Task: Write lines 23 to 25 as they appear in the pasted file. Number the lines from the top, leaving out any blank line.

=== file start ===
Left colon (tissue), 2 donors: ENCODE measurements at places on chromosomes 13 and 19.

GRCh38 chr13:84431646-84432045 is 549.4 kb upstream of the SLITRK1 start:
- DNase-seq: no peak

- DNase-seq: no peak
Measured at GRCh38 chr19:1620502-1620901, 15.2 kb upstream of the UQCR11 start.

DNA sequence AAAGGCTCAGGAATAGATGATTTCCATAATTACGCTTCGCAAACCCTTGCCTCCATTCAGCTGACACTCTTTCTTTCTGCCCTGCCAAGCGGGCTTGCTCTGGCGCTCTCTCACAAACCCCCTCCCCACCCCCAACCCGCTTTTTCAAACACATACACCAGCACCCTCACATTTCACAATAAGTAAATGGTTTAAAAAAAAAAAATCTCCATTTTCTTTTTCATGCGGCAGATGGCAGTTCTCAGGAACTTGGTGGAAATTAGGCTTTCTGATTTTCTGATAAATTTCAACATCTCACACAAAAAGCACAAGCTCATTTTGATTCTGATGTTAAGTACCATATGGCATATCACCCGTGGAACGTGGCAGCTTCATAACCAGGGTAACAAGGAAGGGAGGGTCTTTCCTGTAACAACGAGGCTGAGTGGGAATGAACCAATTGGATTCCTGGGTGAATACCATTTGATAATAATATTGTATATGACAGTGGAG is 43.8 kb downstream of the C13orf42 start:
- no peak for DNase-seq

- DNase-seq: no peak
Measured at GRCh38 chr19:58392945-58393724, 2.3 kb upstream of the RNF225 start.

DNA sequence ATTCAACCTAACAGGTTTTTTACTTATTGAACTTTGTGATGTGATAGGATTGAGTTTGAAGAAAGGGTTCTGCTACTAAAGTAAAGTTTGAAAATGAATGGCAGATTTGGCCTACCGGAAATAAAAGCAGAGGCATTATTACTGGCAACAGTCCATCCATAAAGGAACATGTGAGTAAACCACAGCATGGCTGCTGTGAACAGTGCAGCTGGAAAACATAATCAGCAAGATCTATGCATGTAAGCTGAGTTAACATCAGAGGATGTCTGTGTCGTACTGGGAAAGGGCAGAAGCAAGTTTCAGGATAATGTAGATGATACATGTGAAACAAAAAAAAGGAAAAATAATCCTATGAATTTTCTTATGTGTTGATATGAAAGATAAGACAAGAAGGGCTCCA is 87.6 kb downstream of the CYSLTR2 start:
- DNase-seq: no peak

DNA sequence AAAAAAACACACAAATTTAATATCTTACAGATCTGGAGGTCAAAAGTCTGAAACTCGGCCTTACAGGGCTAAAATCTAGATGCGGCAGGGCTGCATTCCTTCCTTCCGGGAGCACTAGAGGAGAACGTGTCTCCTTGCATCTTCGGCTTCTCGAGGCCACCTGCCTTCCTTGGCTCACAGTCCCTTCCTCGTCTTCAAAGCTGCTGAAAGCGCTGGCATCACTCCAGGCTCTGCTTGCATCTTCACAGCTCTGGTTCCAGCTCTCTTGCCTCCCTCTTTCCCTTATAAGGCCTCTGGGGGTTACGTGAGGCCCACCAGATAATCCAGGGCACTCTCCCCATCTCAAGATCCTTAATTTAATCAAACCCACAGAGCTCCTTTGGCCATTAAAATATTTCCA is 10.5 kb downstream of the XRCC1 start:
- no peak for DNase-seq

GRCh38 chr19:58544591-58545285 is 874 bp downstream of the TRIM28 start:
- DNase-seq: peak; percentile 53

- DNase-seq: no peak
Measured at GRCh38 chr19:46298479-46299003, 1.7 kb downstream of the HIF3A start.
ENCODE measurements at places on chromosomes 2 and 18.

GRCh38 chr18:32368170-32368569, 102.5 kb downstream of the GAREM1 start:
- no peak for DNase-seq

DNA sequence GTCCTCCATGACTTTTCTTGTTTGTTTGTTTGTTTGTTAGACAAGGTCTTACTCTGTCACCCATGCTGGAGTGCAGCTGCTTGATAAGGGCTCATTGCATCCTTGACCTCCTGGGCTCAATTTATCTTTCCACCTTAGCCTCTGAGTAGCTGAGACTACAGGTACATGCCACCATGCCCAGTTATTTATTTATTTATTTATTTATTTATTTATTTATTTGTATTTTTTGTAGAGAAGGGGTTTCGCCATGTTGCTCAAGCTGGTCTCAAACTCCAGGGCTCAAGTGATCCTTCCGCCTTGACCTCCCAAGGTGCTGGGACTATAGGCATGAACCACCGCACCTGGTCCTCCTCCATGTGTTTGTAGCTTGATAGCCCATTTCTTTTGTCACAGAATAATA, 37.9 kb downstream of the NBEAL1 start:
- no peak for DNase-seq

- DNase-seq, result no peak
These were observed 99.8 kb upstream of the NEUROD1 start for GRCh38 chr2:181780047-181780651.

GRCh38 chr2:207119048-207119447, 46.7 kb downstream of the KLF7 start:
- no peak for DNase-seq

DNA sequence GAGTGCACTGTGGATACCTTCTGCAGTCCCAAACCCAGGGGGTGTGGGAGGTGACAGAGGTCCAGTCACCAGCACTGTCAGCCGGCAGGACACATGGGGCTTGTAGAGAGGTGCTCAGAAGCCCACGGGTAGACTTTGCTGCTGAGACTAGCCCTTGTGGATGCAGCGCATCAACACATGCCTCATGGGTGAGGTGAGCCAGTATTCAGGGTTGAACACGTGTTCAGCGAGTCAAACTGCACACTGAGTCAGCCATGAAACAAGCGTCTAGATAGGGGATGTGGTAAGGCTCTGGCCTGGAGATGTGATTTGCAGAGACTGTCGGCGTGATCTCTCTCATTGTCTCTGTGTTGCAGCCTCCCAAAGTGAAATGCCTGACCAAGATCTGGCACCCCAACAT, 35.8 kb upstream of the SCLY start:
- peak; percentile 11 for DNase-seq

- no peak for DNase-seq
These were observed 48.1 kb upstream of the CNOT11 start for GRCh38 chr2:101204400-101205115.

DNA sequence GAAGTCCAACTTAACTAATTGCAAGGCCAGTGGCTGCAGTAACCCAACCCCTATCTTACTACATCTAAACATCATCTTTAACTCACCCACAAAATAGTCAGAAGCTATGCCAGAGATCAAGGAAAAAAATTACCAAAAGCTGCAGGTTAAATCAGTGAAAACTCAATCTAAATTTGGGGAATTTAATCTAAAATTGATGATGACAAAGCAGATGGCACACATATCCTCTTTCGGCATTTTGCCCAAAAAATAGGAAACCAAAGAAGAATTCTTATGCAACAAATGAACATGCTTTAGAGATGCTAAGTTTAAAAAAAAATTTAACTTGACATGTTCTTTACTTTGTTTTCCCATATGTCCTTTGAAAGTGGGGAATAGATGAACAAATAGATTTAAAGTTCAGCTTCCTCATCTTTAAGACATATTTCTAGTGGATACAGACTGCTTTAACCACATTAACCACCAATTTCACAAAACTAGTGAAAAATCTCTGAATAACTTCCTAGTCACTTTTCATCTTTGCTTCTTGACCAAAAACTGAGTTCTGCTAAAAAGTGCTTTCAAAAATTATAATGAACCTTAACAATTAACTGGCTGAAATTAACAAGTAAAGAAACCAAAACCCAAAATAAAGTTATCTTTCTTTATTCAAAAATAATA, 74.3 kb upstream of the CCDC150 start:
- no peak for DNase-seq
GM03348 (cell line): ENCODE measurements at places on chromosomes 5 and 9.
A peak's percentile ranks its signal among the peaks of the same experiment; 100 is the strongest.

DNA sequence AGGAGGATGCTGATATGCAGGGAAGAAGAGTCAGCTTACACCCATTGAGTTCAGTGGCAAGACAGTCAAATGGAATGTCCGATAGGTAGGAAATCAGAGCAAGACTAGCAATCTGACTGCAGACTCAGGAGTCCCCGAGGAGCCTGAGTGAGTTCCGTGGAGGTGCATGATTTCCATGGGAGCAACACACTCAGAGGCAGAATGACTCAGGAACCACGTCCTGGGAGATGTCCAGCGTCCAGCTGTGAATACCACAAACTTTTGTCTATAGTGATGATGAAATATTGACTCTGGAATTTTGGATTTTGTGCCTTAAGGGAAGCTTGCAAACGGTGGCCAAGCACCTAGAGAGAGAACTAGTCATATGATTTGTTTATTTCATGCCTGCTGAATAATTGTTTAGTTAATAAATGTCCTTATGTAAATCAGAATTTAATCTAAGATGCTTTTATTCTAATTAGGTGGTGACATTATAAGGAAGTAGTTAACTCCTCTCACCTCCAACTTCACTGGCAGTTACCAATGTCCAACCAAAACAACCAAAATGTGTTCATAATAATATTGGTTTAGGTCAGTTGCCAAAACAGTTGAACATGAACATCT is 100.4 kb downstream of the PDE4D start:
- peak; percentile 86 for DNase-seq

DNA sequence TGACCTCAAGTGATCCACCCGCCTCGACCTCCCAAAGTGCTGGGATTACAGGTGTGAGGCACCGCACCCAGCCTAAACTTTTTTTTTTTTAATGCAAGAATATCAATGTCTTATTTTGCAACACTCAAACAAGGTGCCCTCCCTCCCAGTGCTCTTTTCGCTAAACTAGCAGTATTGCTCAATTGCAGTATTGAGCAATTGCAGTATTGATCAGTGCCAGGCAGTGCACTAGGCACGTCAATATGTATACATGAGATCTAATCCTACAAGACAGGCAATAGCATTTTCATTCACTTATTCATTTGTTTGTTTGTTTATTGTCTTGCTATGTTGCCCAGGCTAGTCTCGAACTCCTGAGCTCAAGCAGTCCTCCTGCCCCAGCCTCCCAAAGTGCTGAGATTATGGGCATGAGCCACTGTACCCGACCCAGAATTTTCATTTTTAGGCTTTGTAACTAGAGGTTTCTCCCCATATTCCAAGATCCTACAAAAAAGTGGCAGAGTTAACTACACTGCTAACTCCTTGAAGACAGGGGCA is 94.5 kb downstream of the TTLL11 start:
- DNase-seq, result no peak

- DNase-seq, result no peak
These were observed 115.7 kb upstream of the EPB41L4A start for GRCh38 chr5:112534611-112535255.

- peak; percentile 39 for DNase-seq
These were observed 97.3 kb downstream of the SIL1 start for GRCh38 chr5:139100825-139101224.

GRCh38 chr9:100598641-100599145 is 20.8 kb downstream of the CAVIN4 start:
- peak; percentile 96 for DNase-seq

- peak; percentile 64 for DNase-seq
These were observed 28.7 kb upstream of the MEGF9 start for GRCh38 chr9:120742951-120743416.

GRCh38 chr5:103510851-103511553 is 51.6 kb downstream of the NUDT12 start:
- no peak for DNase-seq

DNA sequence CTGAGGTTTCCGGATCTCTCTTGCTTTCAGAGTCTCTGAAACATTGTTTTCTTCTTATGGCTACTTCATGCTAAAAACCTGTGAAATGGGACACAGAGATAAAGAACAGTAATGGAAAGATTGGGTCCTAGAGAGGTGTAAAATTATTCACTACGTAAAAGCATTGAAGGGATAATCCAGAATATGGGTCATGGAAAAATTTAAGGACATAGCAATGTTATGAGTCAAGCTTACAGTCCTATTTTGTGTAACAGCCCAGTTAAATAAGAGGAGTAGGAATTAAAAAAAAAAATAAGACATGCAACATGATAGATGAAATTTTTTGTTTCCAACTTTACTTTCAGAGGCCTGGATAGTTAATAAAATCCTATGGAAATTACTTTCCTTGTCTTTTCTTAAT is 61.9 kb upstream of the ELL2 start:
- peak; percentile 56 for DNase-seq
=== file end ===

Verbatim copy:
- DNase-seq, result no peak
These were observed 99.8 kb upstream of the NEUROD1 start for GRCh38 chr2:181780047-181780651.

GRCh38 chr2:207119048-207119447, 46.7 kb downstream of the KLF7 start: